Sometimes I wonder how other mothers do it. How they find time to sponge paint their children's bedrooms, whip up wonderful Halloween costumes, put together incredible scrapbooks that highlight their children's early days, when for me, just getting through the day with two small children is a challenge in itself.
I'd ask my own mother how she did it with three children, but she died when I was 24. Even though she's been gone 12 years, I miss her more, not less, as time goes on. I want her to know each of my children. I want to see her standing at my back door, wearing her pink wool coat that always looked like a surprise. I want to sit down with her after dinner while she holds my sons on her lap and tell her, "Mom, I feel as though I'm a failure. I can't even keep Nicholas and Ben's baby books up-to-date while all these other mothers create childhood scrapbooks complete with pop-up pages."
I imagine she'd comfort me by saying in her soft, lilting voice, "Don't worry so much about what other mothers are doing, Jodi. You're doing a fine job with your children." Or, "If this scrapbook issue bothers you so much, why don't you do something about it?"
The other day, I decided to do just that. During a rare quiet moment, I began sorting through old photos. I was looking for pictures to paste in the family-tree section of my sons' baby books. And that's when I found it. On the bottom of the cardboard box was a yellow book with white lambs on the covermy baby book. The edges were frayed; there was a water stain on the cover. I opened the book and ran my fingers over my mother's handwriting as if I could once again feel the hands that wrote there.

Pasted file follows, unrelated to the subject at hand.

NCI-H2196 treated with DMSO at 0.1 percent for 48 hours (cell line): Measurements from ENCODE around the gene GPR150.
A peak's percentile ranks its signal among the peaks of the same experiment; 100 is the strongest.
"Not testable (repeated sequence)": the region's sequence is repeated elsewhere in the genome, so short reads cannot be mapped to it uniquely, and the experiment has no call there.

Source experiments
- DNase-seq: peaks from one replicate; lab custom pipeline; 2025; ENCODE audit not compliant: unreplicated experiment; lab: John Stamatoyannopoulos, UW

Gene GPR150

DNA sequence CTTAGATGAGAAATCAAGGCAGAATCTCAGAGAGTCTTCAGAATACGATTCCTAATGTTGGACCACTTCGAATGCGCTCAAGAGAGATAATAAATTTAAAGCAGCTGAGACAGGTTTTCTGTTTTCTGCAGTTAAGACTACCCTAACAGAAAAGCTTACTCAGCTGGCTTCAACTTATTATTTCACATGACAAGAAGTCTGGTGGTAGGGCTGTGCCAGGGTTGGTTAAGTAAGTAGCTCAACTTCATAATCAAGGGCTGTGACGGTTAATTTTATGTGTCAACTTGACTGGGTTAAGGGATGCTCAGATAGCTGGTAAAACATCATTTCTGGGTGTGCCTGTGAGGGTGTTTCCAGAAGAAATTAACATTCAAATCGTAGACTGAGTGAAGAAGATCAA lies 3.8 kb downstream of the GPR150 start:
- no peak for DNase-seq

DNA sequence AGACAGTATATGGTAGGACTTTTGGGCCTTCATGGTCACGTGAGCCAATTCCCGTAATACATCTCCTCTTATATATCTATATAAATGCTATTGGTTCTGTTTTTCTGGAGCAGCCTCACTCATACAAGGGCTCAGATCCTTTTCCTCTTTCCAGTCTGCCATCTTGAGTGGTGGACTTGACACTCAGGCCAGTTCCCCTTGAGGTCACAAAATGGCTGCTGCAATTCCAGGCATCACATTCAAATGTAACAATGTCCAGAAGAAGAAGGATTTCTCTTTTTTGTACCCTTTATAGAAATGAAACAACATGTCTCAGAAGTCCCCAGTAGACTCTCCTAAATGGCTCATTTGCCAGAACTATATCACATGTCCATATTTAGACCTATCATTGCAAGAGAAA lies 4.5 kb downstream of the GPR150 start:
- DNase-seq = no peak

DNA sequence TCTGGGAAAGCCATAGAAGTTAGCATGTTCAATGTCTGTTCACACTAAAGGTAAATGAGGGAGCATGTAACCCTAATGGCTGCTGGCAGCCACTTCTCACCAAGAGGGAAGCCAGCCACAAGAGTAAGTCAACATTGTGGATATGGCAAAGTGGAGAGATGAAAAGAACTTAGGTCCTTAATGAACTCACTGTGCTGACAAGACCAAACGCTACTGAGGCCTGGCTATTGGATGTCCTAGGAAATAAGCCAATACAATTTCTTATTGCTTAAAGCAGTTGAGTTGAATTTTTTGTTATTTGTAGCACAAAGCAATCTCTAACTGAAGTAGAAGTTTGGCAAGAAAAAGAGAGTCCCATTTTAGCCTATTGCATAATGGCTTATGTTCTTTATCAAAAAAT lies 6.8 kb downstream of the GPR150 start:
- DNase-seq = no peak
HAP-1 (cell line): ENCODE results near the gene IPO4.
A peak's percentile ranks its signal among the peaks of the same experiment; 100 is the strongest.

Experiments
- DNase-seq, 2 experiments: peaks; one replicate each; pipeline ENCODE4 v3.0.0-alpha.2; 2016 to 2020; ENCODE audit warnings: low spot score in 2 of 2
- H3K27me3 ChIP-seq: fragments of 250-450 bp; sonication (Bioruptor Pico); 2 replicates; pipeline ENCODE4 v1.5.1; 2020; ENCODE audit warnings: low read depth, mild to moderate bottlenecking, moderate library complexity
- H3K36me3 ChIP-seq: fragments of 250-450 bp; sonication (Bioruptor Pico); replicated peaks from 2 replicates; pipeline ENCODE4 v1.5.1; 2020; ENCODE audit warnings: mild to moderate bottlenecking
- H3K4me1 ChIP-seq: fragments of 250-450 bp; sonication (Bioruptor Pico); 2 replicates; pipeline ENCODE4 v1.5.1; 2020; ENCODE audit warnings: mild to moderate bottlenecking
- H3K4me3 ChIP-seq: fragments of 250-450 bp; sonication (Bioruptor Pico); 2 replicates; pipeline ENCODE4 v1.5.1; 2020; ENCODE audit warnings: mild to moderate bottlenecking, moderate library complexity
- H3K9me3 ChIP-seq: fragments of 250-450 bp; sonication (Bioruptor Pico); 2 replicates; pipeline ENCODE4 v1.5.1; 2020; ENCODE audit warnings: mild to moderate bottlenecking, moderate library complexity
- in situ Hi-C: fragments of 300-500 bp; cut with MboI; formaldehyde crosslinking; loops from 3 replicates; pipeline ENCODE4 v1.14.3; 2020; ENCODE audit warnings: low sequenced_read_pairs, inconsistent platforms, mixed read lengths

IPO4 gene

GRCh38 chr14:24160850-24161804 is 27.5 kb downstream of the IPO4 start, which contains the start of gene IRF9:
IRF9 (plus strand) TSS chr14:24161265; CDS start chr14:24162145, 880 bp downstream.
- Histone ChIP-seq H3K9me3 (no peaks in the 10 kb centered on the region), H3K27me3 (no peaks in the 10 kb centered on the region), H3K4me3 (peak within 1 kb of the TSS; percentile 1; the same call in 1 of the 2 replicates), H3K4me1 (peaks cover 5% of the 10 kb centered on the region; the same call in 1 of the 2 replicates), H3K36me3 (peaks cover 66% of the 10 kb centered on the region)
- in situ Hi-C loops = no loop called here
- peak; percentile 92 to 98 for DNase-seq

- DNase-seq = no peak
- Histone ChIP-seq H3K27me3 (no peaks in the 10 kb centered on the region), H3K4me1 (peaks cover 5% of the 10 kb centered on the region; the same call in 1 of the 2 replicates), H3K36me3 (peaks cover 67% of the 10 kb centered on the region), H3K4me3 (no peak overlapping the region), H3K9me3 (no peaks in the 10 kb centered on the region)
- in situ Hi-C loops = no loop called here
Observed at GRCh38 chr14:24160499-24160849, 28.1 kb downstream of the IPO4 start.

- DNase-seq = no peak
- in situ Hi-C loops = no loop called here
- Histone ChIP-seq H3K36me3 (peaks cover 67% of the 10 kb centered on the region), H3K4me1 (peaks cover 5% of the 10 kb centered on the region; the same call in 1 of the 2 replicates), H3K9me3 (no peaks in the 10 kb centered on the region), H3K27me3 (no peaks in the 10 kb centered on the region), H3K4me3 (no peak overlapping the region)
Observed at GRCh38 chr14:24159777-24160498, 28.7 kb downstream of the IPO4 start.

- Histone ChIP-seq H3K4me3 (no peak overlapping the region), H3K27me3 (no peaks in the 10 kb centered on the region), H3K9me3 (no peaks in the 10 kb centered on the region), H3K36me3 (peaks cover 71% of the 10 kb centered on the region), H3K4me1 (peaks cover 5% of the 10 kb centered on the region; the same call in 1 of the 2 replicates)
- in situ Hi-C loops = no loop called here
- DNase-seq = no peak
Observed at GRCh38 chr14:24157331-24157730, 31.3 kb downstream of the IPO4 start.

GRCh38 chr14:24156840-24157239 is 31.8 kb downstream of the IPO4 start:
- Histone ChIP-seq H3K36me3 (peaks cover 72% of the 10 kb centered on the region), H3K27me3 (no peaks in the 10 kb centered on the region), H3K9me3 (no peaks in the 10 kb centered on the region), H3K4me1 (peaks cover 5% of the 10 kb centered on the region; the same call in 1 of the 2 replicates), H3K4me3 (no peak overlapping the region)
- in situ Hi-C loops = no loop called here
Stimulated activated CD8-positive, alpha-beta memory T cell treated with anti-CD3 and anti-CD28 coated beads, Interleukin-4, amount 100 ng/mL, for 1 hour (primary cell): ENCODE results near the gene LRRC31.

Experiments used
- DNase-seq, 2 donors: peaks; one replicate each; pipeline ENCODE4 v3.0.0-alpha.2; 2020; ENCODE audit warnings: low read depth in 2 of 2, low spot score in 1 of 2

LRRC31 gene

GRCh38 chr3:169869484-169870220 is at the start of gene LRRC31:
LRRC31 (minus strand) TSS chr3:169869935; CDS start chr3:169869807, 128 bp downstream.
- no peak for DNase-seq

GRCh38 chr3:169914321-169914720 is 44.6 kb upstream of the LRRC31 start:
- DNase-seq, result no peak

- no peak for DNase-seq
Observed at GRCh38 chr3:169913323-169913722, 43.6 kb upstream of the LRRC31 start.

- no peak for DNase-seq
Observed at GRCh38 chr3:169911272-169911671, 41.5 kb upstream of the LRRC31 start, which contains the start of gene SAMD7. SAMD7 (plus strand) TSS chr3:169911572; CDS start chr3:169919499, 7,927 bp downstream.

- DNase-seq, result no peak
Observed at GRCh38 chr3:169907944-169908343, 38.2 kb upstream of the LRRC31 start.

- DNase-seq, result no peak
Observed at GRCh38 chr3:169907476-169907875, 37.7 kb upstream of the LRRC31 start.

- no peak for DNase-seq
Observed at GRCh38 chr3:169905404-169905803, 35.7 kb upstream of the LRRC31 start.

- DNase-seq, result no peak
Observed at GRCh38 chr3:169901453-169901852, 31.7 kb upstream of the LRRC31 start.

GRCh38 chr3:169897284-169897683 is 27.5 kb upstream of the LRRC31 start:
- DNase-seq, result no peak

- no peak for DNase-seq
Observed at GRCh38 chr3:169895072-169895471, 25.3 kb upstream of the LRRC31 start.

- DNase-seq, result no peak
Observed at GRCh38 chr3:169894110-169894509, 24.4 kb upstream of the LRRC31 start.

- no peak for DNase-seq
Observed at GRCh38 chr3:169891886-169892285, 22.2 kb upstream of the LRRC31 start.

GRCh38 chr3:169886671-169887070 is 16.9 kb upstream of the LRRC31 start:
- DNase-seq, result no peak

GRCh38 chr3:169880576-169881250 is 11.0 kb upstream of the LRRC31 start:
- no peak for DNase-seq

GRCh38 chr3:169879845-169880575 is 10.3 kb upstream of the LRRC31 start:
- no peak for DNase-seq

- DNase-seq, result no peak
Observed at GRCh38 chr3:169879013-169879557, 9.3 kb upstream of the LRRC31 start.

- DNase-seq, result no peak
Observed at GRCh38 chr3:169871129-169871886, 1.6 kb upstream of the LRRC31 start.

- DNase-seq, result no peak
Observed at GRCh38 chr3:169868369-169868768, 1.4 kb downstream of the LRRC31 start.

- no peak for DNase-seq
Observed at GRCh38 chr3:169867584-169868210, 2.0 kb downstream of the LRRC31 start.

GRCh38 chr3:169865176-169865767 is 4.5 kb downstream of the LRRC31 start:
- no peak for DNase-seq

My mother wrote only five paragraphs in my baby book. She wrote, for instance, that I was a sleepy baby with black, curly hair, my first word was "bye," and my favorite doll's name was Emma.
What surprised me, though, was that these details about my babyhood didn't interest me much. I would rather have known more about the woman who wrote these details down. I wanted to know how she felt about motherhood. What she thought about me.
As I read my baby book, things I'd forgotten about my mother rushed back to me, even though most of the memories were written only in my heart. As I looked at my mother's handwriting and heard her soft voice inside my head, I could see her as though she were sitting beside me. I could see her dark, dewy lipstick and her black hair slicked back in a chignon as she hemmed the green velvet dress I wore for my kindergarten Christmas concert. I could see her standing at the kitchen counter, wearing a white apron, frosting cupcakes for my Brownie troop. I could see her wearing jeans and a T-shirt, spinning cartwheels with me in the backyard. I could see her at the dining-room table late one night, bleary-eyed and scribbling in the baby book I now hold in my hands.
That's when it hit me: My mother didn't create the most beautiful scrapbook and didn't fill in every detail, but she did so many other things for me that made me feel special and loved.
So I've put away the stencils and the scissors and I'm simply trying my best to record Nicholas and Ben's early days. I still marvel at the mothers who, like my sister-in-law, create beautiful scrapbooks for their children. But I no longer feel compelled to compete. What I learned when I found my baby book is something my mother understood long ago: What matters most is that our children's hearts, not the pages in their baby books, are filled with their mother's love.
Jodi Rusch Leas, a freelance writer, lives with her family in Wisconsin.
Copyright 2003 by the author or Christianity Today/Today's Christian Woman magazine.